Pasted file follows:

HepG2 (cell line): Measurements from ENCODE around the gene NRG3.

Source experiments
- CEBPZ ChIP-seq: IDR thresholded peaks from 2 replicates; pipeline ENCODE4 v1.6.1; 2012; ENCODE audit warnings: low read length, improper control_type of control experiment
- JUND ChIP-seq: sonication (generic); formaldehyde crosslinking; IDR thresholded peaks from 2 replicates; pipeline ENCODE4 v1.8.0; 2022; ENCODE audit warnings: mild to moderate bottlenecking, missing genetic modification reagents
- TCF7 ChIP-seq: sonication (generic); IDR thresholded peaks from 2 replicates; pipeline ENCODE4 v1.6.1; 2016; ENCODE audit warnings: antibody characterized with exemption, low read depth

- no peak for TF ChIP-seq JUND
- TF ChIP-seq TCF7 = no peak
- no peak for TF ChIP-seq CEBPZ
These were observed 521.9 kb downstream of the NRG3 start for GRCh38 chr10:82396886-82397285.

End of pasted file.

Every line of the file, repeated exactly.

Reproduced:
HepG2 (cell line): Measurements from ENCODE around the gene NRG3.

Source experiments
- CEBPZ ChIP-seq: IDR thresholded peaks from 2 replicates; pipeline ENCODE4 v1.6.1; 2012; ENCODE audit warnings: low read length, improper control_type of control experiment
- JUND ChIP-seq: sonication (generic); formaldehyde crosslinking; IDR thresholded peaks from 2 replicates; pipeline ENCODE4 v1.8.0; 2022; ENCODE audit warnings: mild to moderate bottlenecking, missing genetic modification reagents
- TCF7 ChIP-seq: sonication (generic); IDR thresholded peaks from 2 replicates; pipeline ENCODE4 v1.6.1; 2016; ENCODE audit warnings: antibody characterized with exemption, low read depth

- no peak for TF ChIP-seq JUND
- TF ChIP-seq TCF7 = no peak
- no peak for TF ChIP-seq CEBPZ
These were observed 521.9 kb downstream of the NRG3 start for GRCh38 chr10:82396886-82397285.